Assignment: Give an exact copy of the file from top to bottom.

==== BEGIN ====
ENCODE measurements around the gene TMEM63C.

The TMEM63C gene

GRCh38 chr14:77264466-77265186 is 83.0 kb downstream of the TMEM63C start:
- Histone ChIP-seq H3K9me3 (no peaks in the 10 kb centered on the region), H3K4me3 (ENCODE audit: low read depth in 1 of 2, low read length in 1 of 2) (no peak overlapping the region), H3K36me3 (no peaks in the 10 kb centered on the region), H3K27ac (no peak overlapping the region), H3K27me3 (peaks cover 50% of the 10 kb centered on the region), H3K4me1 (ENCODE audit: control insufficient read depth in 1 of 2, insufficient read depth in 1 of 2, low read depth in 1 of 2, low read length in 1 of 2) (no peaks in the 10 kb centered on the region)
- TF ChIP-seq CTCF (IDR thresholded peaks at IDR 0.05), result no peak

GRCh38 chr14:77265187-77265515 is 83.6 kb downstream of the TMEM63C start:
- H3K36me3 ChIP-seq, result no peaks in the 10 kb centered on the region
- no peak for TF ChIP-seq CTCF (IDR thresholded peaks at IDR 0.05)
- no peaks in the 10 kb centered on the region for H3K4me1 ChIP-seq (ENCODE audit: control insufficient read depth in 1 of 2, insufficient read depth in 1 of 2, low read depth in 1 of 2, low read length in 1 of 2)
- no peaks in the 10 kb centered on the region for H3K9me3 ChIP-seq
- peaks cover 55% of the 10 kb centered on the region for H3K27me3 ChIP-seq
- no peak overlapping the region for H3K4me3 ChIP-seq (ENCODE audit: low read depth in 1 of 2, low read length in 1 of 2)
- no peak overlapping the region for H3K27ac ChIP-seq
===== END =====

ENCODE measurements around the gene TMEM63C.

The TMEM63C gene

GRCh38 chr14:77264466-77265186 is 83.0 kb downstream of the TMEM63C start:
- Histone ChIP-seq H3K9me3 (no peaks in the 10 kb centered on the region), H3K4me3 (ENCODE audit: low read depth in 1 of 2, low read length in 1 of 2) (no peak overlapping the region), H3K36me3 (no peaks in the 10 kb centered on the region), H3K27ac (no peak overlapping the region), H3K27me3 (peaks cover 50% of the 10 kb centered on the region), H3K4me1 (ENCODE audit: control insufficient read depth in 1 of 2, insufficient read depth in 1 of 2, low read depth in 1 of 2, low read length in 1 of 2) (no peaks in the 10 kb centered on the region)
- TF ChIP-seq CTCF (IDR thresholded peaks at IDR 0.05), result no peak

GRCh38 chr14:77265187-77265515 is 83.6 kb downstream of the TMEM63C start:
- H3K36me3 ChIP-seq, result no peaks in the 10 kb centered on the region
- no peak for TF ChIP-seq CTCF (IDR thresholded peaks at IDR 0.05)
- no peaks in the 10 kb centered on the region for H3K4me1 ChIP-seq (ENCODE audit: control insufficient read depth in 1 of 2, insufficient read depth in 1 of 2, low read depth in 1 of 2, low read length in 1 of 2)
- no peaks in the 10 kb centered on the region for H3K9me3 ChIP-seq
- peaks cover 55% of the 10 kb centered on the region for H3K27me3 ChIP-seq
- no peak overlapping the region for H3K4me3 ChIP-seq (ENCODE audit: low read depth in 1 of 2, low read length in 1 of 2)
- no peak overlapping the region for H3K27ac ChIP-seq